- Learner will know how to import
- Learner will be able to create one- and more dimensional arrays with zeros/ones, given elements or random elements.
- Learner will be able to apply a function to all elements of an array.
NumPy array is a data container. It is similar to Python lists, but it’s specialised for working on numerical data. NumPy is at the center of scientific Python ecosystem and it is a work-horse of many scientific libraries including scikit-learn, scikit-image, matplotlib, SciPy.
To use NumPy we need to start python interpreter and import
numpy package – it’s customary the use the following import statement, which will make all NumPy functions available under the
import numpy as np
numpy was installed correctly, this should not produce any messages. Let’s create a simple three-element NumPy array:
>>> x = np.array([2, 1, 5]) >>> x array([2, 1, 5])
One of the advantages of NumPy is that it allows to apply functions (called
ufuncs) to all elements of an array without the need of for loops:
>>> np.sin(x) array([ 0.90929743, 0.84147098, -0.95892427])
This is not only convenient but also more efficient than iterating through the elements using for loops. Similarly, we can add scalars to all elements or multiply them by a constant:
>>> x + 1 array([3, 2, 6])
To construct an array with pre-defined elements we can also use one of the built-in helper functions.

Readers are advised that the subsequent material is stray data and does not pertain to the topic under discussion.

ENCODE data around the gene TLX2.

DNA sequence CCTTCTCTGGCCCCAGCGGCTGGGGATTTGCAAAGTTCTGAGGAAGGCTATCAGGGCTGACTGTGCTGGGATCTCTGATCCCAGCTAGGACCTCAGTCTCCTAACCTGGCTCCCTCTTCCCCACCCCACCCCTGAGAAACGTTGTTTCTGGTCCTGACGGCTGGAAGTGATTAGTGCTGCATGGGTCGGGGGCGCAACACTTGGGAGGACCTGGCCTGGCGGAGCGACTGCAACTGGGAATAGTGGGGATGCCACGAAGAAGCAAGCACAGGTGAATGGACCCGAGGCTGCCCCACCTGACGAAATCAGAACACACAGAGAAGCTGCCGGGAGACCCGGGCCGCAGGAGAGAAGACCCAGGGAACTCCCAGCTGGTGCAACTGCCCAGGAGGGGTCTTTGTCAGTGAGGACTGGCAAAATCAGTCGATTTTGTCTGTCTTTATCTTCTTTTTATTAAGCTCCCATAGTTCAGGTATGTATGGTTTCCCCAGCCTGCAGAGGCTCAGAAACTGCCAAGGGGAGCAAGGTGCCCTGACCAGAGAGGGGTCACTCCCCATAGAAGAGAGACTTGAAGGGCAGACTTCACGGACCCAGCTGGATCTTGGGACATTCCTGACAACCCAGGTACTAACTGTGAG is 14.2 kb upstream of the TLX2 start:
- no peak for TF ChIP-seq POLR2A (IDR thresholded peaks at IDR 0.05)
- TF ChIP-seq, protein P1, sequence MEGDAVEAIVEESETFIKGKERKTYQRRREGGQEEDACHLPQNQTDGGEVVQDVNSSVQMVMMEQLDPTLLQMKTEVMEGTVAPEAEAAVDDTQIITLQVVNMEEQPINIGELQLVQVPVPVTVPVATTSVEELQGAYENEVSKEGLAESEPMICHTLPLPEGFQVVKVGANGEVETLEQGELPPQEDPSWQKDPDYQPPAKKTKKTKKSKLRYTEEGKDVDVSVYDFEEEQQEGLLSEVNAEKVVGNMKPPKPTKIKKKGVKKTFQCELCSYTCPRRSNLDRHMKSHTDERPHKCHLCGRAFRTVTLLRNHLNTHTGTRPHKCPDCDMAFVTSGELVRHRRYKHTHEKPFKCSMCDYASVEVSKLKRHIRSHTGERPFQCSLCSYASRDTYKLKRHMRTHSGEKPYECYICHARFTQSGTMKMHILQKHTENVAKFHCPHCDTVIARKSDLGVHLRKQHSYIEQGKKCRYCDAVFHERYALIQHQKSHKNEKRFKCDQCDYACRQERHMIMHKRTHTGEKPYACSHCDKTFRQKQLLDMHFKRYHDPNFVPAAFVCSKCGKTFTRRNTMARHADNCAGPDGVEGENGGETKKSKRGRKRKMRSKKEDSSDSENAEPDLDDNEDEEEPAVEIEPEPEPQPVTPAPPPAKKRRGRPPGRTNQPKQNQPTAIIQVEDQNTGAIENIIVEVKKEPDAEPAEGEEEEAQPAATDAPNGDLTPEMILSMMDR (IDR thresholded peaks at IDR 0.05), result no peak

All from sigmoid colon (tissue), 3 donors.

np.arange works like Python built-in
range, but it returns an array;
np.zeros returns arrays of 0s or 1s;
np.random.rand creates an array of random number from an interval [0, 1]:
>>> np.arange(5) array([0, 1, 2, 3, 4]) >>> np.ones(5) array([ 1., 1., 1., 1., 1.]) >>> np.zeros(5) array([ 0., 0., 0., 0., 0.]) >>> np.random.rand(5) array([ 0.27386612, 0.42769767, 0.38762774, 0.63308478, 0.46215844])
We can also construct a two- or more dimensional arrays:
>>> x = np.array([[1, 2], [5, 6]]) >>> x array([[1, 2], [5, 6]]) >>> np.ones((2, 2)) array([[ 1., 1.], [ 1., 1.]])
Alternatively, a n-dimensional array can be obtained by reshaping a 1-D array:
>>> a = np.arange(9) >>> a array([0, 1, 2, 3, 4, 5, 6, 7, 8]) >>> a.reshape(3,3) array([[0, 1, 2], [3, 4, 5], [6, 7, 8]])
Note that in this case we used a method of the array itself called
reshape rather than a function from NumPy module (
np.reshape). Both ways are possible and it’s usually only a matter of convenience which one we choose in a particular case.
Creating a square array
Create a 5x5 square array with number 5 on diagonal and zeros otherwise. Consider using
np.eye function (you can check the docstring).